Tag Archives: make meaning

Someone’s Waiting – For You

I’ve enjoyed sharing some short posts on Facebook.

Stories.  Anecdotes.  Experiences.

Stuff that has a message, a lesson or a laugh within it.

Just for fun, y’know?  🙂

That it strikes a chord with some readers is a bonus.  That is inspires and motivates a few is nice, too.

But little did I know that these tid-bits are actually LOOKED FORWARD TO!

Until Di Heuser sent me a message asking, “Have you posted your Monday morning inspirational post yet?”

So I’m writing this one… to highlight the amazing serendipity that’s a part of everyone’s reality – yes, yours too.

Someone somewhere is waiting for YOU to do something… today.

Do it.  Now.

Because they’ll wait until you do.

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100 Years Later, Who Matters?

 

My Great Grandparents
 

No one.

Everyone.

This morning, I was reading a news story about Apple Inc’s succession plans. Co-founder and CEO Steve Jobs was credited with turning around the company from near bankruptcy in 1997 to one with the “highest valuation of any technology company” in just 15 years.

It got me wondering. Jobs has so much media coverage today. But will anyone care (or even remember) 100 years from now?

Now, that’s speculation. But easier to validate by looking backwards. To one hundred years ago.

Who was the tech CEO darling of 1911, do you know?

Or which business barons have lasted long enough in the public memory to be iconic after so long?

I Googled 1911, and found this on Wikipedia.

On April 8, Heike Kamerlingh Onnes discovered “Superconductivity”, the concept that powered development of MRI scanners and mass spectrometers and particle accelerators.

On December 29, Sun Yat-sen‘s revolutionaries overthrew the Qing dynasty to become the first President of the Republic of China (and he became the ‘Father of modern China’).

New Zealand-born British physicist Ernest Rutherford deduced the existence of a compact atomic nucleus from scattering experiments that year.

But even mighty Google has precious little about business leaders and entrepreneurs – though there were no doubt dozens who hogged the media limelight and were ‘today’s heroes’ even in those early years!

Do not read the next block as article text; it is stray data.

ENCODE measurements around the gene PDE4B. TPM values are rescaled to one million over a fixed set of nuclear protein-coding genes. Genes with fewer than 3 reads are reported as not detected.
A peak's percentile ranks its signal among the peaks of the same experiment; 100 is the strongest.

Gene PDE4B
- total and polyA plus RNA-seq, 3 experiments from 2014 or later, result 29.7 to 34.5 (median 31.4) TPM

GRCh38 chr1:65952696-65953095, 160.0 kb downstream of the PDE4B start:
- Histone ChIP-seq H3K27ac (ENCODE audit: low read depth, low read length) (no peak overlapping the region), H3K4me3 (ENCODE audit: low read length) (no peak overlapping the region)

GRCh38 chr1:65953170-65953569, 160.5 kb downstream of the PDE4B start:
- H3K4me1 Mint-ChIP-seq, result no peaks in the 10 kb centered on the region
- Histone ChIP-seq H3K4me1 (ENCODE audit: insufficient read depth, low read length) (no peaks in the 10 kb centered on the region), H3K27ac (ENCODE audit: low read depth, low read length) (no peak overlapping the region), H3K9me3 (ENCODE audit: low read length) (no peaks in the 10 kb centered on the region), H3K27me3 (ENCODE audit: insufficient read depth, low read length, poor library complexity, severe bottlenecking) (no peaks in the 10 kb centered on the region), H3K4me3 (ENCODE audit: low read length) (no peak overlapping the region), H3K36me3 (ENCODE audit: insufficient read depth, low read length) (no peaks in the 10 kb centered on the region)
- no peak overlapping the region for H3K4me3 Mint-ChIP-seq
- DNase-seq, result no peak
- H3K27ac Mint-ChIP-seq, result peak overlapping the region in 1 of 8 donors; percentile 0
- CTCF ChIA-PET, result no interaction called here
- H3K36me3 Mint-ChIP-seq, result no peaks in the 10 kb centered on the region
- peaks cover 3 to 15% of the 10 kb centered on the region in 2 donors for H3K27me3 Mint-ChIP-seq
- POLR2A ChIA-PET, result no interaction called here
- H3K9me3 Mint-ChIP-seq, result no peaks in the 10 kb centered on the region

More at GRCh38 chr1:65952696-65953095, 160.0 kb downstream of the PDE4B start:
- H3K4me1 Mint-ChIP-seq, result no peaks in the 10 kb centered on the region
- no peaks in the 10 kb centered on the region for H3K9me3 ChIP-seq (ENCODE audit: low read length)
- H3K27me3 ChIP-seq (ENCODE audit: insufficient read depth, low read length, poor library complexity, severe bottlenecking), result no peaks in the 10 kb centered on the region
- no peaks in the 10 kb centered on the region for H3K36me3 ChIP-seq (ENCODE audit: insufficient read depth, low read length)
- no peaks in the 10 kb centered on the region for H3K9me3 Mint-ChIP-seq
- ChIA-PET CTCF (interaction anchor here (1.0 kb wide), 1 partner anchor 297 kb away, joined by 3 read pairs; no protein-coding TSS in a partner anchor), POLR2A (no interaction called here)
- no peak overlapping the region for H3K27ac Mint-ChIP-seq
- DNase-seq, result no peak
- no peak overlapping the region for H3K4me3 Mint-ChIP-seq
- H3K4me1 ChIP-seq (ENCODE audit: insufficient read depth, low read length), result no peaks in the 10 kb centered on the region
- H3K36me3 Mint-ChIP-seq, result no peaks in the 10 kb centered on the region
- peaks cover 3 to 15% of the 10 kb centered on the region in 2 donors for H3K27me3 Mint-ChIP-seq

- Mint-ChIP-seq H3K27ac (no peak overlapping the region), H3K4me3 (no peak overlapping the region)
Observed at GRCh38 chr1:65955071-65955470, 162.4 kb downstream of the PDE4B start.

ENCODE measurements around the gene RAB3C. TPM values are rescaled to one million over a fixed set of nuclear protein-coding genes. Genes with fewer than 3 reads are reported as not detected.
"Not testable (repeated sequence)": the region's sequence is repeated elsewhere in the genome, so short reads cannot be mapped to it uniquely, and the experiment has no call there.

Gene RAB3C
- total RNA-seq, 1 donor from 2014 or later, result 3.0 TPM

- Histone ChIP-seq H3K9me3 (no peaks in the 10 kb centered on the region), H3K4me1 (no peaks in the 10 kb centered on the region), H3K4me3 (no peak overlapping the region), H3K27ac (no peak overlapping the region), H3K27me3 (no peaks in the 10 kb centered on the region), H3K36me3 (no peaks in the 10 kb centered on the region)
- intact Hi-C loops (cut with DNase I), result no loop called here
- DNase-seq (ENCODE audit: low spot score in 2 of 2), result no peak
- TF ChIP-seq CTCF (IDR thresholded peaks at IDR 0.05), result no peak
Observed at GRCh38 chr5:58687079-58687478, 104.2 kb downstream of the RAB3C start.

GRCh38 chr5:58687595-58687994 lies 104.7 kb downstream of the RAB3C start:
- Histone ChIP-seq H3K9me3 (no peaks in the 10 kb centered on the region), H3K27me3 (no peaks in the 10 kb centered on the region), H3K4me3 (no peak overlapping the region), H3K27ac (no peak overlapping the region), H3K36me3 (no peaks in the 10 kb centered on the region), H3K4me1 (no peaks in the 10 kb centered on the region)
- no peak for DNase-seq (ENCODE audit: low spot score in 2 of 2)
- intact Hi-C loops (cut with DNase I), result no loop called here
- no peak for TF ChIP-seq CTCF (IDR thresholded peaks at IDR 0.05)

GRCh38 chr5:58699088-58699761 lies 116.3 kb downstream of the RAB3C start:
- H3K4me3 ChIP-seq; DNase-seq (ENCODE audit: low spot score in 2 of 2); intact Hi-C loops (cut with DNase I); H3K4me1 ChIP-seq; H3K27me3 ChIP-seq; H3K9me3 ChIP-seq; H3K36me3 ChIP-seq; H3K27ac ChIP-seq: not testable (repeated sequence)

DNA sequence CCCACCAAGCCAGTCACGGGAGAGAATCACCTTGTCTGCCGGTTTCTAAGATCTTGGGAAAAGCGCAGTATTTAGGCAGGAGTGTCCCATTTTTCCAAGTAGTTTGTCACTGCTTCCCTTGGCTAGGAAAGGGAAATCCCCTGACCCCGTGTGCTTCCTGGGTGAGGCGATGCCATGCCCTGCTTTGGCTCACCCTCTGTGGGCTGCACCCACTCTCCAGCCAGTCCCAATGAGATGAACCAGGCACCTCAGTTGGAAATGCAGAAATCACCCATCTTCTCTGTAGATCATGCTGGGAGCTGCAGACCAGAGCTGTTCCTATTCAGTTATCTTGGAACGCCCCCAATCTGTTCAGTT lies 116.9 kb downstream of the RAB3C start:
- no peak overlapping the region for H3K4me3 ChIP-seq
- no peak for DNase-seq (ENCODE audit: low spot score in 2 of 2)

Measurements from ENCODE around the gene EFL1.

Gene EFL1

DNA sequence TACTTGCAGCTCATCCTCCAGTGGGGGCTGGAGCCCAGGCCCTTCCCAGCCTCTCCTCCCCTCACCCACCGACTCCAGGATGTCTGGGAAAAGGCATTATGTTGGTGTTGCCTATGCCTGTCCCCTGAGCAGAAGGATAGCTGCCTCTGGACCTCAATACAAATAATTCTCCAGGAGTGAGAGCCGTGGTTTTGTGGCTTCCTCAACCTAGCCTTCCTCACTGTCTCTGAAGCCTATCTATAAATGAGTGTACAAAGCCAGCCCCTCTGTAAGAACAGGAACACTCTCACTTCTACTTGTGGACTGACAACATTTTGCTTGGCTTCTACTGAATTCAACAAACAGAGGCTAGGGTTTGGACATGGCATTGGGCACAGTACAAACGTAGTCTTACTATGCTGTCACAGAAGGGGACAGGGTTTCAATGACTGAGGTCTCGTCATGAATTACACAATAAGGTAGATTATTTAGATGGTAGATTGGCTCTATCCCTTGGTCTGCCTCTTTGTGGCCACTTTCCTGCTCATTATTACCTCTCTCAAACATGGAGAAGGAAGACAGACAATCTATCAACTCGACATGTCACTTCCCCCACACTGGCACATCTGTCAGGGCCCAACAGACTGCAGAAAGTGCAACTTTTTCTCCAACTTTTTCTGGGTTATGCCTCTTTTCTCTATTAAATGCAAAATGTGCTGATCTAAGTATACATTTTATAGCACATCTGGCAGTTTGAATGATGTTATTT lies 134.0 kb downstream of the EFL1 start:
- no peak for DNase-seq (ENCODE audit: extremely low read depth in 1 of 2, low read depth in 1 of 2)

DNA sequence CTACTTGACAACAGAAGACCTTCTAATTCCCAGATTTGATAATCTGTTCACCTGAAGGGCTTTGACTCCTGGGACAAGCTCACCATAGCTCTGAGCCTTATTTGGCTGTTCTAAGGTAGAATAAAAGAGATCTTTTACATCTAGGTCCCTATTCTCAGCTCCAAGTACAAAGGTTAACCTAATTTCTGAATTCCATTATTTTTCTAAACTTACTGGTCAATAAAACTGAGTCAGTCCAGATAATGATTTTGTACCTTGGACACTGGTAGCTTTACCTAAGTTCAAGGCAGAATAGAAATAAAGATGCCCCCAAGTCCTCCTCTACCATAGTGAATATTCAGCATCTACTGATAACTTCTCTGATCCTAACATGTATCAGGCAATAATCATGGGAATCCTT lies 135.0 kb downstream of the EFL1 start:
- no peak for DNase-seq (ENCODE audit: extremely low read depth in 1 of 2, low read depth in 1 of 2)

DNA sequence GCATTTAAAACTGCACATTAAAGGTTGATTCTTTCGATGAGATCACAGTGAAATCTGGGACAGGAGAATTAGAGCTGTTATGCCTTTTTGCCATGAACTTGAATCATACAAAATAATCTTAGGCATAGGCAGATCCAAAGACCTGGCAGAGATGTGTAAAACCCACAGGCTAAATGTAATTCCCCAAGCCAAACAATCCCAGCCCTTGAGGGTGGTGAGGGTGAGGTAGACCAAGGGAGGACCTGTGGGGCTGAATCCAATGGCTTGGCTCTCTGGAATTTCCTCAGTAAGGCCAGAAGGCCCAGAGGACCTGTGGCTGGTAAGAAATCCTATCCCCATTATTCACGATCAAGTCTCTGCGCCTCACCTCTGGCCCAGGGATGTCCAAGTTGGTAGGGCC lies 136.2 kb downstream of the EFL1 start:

And that got me thinking –

Who matters… 100 years later?

Obviously not the media superstars. That flash vanishes fast. So who does?

Look at yourself in the mirror.

Go on. Do it now.

Smile.

What do you see grinning back at you?

That’s the composite (and evolved) result of real people who lived one hundred years before.

Your grand-parents.

And their parents.

Your ancestors.

Their genes live on in YOU. You probably remember them as people. If not, you’ve heard things about them from your own parents or relatives.

They matter – because they live on in you.

In your memories.

In your genes.

Just as you will… in future generations to come.

So… EVERYONE matters – 100 years from now.

Yes, even you.

And me 🙂

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Make Meaning

We are so inconsequential.

The universe formed in a Big Bang several billion years ago.

It will end a few hundred billion years later in a cold crunch.

Nature’s most wondrous phenomena and structures – icebergs, mountain ranges, rock formations – evolve over hundreds or thousands of years.

Humankind itself has only been around for 5 or 10 thousand years.

At best, we can look forward to lifespans of around 100.

We are so inconsequential.

Or are we, really?

We do things.

We dream of doing many more.

We are destined to achieve others.

And whatever we do leaves an impact.

It touches other lives.  It changes the world.  It makes a difference.